‘The Right: Why the Nightmare Goes On’ (Le Journal de Dimanche)

The Conservative and Unionist Party, in the United Kingdom, has claims to be the world’s oldest political party. Formed in the 1830’s, it took its current name after allying with Liberal Unionists in 1867. In Germany, the Christian Democrat Party has always been the major party on the right since it was founded in 1945. But as for the Right in France. It’s all so very different. President de Gaulle created the 5th Republic in 1958. Since then the party of the Right has done nothing but mutate.

De Gaulle’s supporters formed the ‘Union for the New Republic’ which begat a semi-leftist ‘Union for the New Republic-Democratic Union for Labour’ which begat the ‘Union of Democrats for the 5th Republic’ which begat the ‘Union of Democrats for the Fifth Republic’ which begat the ‘Union of Democrats for the Republic’ (not forgetting the ‘Union for the Defence of the Republic’ which lasted a whole week in June ’68) which begat the ‘Rally for the Republic’ which begat the ‘Union for a Popular Movement’ which begat today’s (or, in the not-too-distant-future perhaps, yesterday’s?) ‘Les Républicains’. And so it goes on. The struggle torment continues.

The last few weeks have been unrelentingly tough for Les Républicains. A lamentable 8.48% of the electorate was persuaded to vote for the Right’s historic party in the Euro-Elections, ending 4th behind the parties of Macron and Le Pen, as well as the Greens. A debacle of historic proportions: the lowest vote ‘achieved’ by the Right under the 5th Republic, and possibly in any French national elections.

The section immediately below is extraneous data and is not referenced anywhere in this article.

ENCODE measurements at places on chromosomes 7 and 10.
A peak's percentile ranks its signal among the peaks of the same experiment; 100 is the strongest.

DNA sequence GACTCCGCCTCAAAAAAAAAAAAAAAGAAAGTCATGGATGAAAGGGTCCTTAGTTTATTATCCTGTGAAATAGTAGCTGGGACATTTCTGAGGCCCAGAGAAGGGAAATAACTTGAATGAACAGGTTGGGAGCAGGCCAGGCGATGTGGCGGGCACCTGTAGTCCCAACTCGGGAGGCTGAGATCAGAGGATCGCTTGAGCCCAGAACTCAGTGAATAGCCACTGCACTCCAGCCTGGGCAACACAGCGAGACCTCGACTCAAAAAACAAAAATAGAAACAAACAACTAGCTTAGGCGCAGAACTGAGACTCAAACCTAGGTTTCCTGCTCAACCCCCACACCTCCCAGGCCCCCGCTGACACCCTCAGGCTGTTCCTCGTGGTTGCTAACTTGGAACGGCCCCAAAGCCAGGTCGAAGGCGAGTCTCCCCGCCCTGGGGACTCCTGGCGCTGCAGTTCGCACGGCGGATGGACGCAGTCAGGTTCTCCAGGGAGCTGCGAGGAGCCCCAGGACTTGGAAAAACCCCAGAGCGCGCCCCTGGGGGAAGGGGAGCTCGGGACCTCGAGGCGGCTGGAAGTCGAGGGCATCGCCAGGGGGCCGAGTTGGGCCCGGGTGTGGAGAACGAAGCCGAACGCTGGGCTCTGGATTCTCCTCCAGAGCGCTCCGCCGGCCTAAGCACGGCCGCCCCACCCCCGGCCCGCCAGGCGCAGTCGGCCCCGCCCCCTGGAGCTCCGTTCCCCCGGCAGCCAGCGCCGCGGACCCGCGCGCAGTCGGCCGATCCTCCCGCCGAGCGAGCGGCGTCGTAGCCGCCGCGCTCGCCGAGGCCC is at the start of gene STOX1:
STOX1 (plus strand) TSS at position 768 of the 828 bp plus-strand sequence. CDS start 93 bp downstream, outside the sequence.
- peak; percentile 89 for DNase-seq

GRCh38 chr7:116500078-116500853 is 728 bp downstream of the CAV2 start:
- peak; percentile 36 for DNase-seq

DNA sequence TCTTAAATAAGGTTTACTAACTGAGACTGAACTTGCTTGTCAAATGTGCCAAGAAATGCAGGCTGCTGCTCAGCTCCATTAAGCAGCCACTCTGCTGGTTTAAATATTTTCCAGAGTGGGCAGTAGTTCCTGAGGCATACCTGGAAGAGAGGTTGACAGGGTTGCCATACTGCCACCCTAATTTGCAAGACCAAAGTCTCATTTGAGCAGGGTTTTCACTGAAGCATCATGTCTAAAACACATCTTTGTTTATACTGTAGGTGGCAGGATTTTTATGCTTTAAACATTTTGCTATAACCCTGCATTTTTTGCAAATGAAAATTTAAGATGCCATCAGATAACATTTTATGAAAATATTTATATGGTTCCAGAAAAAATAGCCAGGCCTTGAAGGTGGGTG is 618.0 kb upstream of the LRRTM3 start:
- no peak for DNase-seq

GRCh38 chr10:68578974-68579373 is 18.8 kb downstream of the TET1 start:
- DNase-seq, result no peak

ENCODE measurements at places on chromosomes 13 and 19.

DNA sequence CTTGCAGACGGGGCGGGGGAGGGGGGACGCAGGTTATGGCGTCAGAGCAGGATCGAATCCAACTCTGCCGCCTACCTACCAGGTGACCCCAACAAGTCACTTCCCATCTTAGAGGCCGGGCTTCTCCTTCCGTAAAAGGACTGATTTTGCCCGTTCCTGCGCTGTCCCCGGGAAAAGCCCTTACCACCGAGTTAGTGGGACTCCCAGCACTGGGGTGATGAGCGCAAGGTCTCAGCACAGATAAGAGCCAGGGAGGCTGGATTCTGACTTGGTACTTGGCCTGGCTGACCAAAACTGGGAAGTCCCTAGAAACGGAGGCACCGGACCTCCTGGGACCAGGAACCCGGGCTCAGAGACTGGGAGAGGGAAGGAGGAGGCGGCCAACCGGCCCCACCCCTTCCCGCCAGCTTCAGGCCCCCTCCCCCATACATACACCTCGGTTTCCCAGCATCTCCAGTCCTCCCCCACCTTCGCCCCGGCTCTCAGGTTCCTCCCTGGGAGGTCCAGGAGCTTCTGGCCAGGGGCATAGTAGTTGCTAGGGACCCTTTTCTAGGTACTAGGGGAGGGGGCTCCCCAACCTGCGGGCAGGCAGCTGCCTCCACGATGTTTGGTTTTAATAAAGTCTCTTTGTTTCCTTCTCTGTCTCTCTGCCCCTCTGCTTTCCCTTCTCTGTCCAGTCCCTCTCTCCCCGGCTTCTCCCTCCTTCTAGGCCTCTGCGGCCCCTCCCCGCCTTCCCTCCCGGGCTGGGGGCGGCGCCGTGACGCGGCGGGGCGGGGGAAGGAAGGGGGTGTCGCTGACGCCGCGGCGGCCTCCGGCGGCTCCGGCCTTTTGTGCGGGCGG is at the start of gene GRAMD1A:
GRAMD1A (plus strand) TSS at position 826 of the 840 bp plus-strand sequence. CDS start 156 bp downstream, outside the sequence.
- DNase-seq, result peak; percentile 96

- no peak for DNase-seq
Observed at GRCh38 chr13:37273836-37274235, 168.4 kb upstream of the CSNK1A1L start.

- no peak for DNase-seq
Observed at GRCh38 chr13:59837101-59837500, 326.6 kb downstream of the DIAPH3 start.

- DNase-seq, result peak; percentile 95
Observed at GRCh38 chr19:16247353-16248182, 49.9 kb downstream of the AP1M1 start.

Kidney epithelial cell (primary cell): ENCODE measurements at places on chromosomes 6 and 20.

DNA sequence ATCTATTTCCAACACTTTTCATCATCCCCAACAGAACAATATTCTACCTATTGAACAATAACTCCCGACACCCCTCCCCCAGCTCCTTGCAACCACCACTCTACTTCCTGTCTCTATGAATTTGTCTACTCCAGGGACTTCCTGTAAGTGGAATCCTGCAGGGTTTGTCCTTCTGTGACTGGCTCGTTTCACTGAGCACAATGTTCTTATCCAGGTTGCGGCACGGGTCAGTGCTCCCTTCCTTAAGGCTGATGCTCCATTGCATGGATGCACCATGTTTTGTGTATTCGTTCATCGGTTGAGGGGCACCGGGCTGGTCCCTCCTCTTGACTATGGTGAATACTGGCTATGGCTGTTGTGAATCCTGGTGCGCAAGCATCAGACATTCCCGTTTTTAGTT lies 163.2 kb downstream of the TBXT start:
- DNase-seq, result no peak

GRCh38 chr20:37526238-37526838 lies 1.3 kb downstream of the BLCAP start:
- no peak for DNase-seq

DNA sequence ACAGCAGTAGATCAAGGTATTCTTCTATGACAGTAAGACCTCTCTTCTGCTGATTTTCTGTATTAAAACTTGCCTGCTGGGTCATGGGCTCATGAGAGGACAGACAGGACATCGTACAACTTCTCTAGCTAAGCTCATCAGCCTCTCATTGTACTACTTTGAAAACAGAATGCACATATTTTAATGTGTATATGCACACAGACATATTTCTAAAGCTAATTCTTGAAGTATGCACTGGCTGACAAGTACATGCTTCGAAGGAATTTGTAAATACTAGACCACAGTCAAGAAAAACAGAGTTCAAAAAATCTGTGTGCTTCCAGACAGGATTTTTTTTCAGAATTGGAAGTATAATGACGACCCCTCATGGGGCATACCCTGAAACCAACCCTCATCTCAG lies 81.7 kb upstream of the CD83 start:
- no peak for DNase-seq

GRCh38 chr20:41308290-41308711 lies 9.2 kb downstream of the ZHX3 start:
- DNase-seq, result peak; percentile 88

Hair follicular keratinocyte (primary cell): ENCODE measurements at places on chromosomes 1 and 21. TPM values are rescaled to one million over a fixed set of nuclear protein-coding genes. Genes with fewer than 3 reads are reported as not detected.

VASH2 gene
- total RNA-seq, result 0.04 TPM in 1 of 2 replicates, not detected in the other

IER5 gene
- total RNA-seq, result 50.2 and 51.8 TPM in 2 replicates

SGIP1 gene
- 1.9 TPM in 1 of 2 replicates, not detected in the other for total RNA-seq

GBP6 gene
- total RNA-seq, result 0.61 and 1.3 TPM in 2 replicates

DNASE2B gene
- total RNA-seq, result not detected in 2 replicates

The initial reaction of misguided Républicains party leader, Wauquiez, was to describe the result as ‘not meeting the expectations raised by their campaign’. After all, expectations must surely have been relatively high for a party list led by a Eurosceptic Catholic philosophy teacher whose previous campaigns were largely confined to opposition to same-sex marriage.

Leader Wauquiez offered his disappointed colleagues a seriously radical solution. A Major Party Gathering in September. This would give plenty of time for mature reflection. Infinitesimally too little. Far far too late. Opposition to Leader Wauquiez was now articulated openly. Opposition to his hyper-centralised, domineering leadership. Opposition to what was by now a very conservative party whose only apparent political line was competing with Le Pen, on the ultra-right, for the votes of social conservatives whose main (sole?) interests were identity and immigration.